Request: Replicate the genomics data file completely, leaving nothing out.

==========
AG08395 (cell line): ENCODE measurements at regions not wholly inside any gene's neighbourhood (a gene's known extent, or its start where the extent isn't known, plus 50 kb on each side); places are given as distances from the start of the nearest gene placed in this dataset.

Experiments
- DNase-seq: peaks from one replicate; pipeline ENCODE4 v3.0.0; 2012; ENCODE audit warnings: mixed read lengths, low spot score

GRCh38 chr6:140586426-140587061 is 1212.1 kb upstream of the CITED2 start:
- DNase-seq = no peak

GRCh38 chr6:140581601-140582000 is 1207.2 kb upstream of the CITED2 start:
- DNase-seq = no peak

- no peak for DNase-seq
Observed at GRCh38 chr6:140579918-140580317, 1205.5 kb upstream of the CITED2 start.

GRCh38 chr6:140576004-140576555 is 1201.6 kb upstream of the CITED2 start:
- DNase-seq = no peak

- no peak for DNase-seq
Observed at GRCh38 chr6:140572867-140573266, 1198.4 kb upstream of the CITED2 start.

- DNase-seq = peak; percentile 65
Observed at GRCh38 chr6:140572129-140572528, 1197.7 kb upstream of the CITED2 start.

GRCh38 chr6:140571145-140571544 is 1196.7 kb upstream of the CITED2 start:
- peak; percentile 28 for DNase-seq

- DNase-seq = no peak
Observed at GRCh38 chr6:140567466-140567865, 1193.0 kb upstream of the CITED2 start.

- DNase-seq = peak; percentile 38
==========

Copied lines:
AG08395 (cell line): ENCODE measurements at regions not wholly inside any gene's neighbourhood (a gene's known extent, or its start where the extent isn't known, plus 50 kb on each side); places are given as distances from the start of the nearest gene placed in this dataset.

Experiments
- DNase-seq: peaks from one replicate; pipeline ENCODE4 v3.0.0; 2012; ENCODE audit warnings: mixed read lengths, low spot score

GRCh38 chr6:140586426-140587061 is 1212.1 kb upstream of the CITED2 start:
- DNase-seq = no peak

GRCh38 chr6:140581601-140582000 is 1207.2 kb upstream of the CITED2 start:
- DNase-seq = no peak

- no peak for DNase-seq
Observed at GRCh38 chr6:140579918-140580317, 1205.5 kb upstream of the CITED2 start.

GRCh38 chr6:140576004-140576555 is 1201.6 kb upstream of the CITED2 start:
- DNase-seq = no peak

- no peak for DNase-seq
Observed at GRCh38 chr6:140572867-140573266, 1198.4 kb upstream of the CITED2 start.

- DNase-seq = peak; percentile 65
Observed at GRCh38 chr6:140572129-140572528, 1197.7 kb upstream of the CITED2 start.

GRCh38 chr6:140571145-140571544 is 1196.7 kb upstream of the CITED2 start:
- peak; percentile 28 for DNase-seq

- DNase-seq = no peak
Observed at GRCh38 chr6:140567466-140567865, 1193.0 kb upstream of the CITED2 start.

- DNase-seq = peak; percentile 38